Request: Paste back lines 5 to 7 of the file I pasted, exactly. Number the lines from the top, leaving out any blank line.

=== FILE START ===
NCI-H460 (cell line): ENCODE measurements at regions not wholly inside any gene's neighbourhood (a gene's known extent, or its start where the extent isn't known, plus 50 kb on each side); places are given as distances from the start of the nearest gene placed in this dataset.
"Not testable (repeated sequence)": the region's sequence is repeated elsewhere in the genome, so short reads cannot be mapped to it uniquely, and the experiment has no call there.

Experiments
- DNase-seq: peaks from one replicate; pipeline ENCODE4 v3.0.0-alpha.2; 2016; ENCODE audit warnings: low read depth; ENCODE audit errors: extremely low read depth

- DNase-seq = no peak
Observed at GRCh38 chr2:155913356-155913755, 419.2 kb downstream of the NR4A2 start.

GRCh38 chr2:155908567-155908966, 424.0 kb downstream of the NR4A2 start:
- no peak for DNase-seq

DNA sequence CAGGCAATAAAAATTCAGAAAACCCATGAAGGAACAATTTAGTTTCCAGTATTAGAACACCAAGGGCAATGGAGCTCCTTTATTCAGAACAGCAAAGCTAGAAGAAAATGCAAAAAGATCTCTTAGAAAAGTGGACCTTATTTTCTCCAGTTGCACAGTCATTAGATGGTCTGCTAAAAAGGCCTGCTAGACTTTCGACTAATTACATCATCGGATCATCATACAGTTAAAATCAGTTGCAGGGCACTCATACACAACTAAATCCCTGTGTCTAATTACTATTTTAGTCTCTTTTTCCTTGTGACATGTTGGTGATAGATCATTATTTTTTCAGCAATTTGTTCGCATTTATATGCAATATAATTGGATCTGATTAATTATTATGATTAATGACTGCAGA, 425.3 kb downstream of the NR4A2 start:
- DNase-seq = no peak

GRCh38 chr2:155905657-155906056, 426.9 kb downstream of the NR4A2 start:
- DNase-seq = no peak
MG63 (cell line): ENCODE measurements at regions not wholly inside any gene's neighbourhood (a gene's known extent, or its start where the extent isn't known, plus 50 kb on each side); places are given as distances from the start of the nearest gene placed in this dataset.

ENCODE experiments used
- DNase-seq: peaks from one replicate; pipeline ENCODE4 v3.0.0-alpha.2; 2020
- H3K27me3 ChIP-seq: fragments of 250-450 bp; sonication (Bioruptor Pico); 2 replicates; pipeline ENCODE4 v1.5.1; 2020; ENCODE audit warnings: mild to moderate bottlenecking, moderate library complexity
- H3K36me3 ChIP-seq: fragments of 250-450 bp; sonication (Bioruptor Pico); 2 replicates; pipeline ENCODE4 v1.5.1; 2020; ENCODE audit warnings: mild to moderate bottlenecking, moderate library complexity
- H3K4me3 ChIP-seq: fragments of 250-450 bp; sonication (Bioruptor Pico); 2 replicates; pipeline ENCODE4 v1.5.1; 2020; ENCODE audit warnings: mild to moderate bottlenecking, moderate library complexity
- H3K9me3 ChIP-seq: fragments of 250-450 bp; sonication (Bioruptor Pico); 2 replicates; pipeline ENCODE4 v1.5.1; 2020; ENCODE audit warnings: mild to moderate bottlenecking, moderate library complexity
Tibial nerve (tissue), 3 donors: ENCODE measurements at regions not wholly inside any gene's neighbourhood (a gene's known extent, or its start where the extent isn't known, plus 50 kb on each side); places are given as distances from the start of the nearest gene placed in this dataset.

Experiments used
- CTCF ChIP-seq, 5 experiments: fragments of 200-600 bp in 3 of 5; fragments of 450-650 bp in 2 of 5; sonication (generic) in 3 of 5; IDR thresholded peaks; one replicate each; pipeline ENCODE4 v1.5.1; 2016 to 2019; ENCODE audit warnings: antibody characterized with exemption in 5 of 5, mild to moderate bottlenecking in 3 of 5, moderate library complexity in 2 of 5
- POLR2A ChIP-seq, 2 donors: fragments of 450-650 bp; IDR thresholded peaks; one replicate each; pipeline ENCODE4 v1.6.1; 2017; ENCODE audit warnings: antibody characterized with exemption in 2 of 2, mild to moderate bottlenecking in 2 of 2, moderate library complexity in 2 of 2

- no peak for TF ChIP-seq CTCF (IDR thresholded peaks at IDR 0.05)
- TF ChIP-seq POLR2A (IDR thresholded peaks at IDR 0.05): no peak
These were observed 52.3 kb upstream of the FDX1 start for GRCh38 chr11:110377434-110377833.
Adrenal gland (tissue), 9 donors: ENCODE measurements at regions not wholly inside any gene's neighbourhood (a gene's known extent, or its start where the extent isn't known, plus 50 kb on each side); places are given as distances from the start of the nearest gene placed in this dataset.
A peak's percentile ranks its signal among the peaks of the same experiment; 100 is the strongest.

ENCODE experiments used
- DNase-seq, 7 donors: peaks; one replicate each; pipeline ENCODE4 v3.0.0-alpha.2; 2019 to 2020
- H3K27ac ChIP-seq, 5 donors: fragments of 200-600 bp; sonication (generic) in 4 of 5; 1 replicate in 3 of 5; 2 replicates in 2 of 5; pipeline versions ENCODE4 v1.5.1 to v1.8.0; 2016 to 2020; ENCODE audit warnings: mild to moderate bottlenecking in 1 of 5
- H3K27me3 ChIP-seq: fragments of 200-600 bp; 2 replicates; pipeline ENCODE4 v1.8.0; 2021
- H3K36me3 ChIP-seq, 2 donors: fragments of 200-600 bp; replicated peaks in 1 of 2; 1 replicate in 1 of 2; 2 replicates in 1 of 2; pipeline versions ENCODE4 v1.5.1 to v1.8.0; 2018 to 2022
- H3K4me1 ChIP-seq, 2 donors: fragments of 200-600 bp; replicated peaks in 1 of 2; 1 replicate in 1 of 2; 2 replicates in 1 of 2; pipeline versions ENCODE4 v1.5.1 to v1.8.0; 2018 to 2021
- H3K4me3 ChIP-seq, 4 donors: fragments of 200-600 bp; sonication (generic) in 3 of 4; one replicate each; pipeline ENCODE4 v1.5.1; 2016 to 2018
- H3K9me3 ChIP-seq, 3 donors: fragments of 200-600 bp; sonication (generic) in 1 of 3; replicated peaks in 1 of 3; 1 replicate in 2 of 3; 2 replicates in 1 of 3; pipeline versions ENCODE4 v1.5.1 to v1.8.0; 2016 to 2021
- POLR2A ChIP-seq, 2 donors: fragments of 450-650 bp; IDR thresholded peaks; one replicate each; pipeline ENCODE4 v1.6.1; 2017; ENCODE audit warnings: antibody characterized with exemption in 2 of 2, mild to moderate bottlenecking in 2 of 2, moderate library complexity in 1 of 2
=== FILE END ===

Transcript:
- DNase-seq = no peak
Observed at GRCh38 chr2:155913356-155913755, 419.2 kb downstream of the NR4A2 start.

GRCh38 chr2:155908567-155908966, 424.0 kb downstream of the NR4A2 start: